Silver Currency: Hearings Before the Committee on Coinage, Weights, and Measures, House of Representatives, Seventy-second Congress, Second Session. February 1 to 10, 1933
U.S. Government Printing Office, 1933 - Currency question - 241 pages
Considers (72) H.R. 14364, (72) H.R. 14486, (72) H.R. 13000, (72) H.J. Res. 379, (72) H.R. 6712, (72) H.R. 12775, (72) H.R. 12598, (72) H.R. 10209, (72) H.R. 14300, (72) H.R. 14281, (72) H.R. 13793, (72) H.R. 14374.
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additional agree American amount balance BANKHEAD banks base basis become bill bring BRowNELL cent cents an ounce CHAIRMAN China circulation coin committee commodity prices confidence Congress course CRoss currency debts demand depreciated dollar economic effect England exchange expansion export extent fact FIESINGER follow foreign France give going gold standard Government important increase India inflation interest issue JANNEY KEMP less limited maintain mean measure metal mines monetary months normal notes ounces pass payment period PERKINs position practically present price level price of silver production purchase question raise ratio reason reduce reserves restore result rise Secretary sell Senator PITTMAN Senator WHEELER silver bullion silver certificates situation stabilize statement supply thing to-day trade Treasury United worth
Page 56 - There is hereby authorized to be appropriated, out of any money in the Treasury not otherwise appropriated, so much as may be necessary to carry out the provisions of this Act.
Page 3 - January 18, 1837, on which shall be the devices and superscriptions provided by said act ; which coins, together with all silver dollars heretofore coined by the United States, of like weight and fineness, shall be a legal tender at their nominal value, for all debts and dues public and private, except where otherwise expressly stipulated in the contract.
Page 90 - The silver interests began in that year a propaganda to restore the free coinage of silver at the ratio of 16 to 1...
Page 4 - And any gain or seigniorage arising from this coinage shall be accounted for and paid into the Treasury, as provided under existing laws relative to the subsidiary coinage: Provided, That the amount of money at any one time invested in such silver bullion, exclusive of such resulting coin, shall not exceed five million dollars...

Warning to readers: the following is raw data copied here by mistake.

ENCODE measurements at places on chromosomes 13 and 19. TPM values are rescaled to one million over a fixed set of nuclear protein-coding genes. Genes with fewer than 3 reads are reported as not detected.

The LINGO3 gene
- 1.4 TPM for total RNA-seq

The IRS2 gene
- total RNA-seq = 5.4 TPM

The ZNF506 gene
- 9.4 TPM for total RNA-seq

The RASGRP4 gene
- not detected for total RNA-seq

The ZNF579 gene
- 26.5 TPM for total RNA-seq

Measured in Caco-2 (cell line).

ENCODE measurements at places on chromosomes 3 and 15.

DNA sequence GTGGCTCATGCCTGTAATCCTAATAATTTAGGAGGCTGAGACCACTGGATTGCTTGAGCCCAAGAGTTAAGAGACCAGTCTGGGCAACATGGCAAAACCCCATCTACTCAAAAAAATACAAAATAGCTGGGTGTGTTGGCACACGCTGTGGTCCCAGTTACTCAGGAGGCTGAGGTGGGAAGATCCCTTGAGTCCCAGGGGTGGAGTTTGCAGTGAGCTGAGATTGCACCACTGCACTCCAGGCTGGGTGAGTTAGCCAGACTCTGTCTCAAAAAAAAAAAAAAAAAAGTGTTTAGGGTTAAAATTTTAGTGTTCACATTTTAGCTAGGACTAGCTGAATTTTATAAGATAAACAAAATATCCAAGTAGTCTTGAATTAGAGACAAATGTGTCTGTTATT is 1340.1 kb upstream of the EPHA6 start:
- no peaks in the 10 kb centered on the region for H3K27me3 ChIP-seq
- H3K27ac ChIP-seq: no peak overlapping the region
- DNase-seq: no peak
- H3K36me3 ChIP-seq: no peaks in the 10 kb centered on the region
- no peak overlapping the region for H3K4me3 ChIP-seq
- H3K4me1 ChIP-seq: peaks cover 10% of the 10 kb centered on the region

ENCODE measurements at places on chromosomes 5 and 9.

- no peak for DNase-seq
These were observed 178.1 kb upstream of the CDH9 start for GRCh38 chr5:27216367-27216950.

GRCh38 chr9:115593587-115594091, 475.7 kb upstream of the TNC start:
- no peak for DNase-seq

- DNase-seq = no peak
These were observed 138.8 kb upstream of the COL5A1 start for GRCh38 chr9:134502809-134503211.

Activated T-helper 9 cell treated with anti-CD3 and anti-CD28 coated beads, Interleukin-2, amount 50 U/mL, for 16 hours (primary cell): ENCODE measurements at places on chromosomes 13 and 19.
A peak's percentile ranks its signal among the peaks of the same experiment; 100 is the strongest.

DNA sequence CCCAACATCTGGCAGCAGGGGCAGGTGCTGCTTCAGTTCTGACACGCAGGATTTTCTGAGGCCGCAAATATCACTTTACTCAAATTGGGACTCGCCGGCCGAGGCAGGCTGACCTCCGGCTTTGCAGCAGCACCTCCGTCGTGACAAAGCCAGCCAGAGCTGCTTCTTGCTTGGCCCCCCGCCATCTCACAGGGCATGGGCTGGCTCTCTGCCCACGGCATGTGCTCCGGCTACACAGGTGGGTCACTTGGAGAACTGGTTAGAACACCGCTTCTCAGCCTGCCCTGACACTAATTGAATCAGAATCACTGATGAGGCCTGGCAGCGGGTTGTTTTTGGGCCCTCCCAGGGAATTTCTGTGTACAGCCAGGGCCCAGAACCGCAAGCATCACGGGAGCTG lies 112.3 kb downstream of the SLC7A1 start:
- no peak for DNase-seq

Page 13 - Treasury proposed the issue of treasury notes " against deposits of silver bullion at the market price of silver when deposited, payable on demand in such quantities of silver bullion as will equal in value, at the date of presentation, the number of dollars expressed on the face of the notes at the market price of silver, or in gold, at the option of the Government, or in silver dollars at the option of the holder"; together with "the repeal of the compulsory feature of the present coinage act.
Page 4 - States, and when so redeemed may be reissued ; but no greater or less amount of such notes shall be outstanding at any time than the cost of the silver bullion, and the standard silver dollars coined therefrom, then held in the treasury, purchased by such notes...
Page 13 - ... shall be receivable for customs, taxes, and all public dues, and when so received may be reissued...
Page 3 - Troy of standard silver, as provided in the act of ... [January 18, 1837] . . . , on which shall be the devices and superscriptions provided by said act; which coins together with all silver dollars heretofore coined by the United States, of like weight and fineness...
Page 5 - This certifies that there is on deposit in the Treasury of the United States of America one dollar in silver payable to the bearer on demand.
Page 99 - And it is hereby declared to be the policy of the United States to continue the use of both gold and silver as standard money, and to coin both gold and silver into money of equal intrinsic and exchangeable value, such equality to be secured through international agreement, or by such safeguards of legislation as will insure the maintenance of the parity in value of the coins of the two metals, and the equal power of every dollar at all times in the markets and in the payment of debts.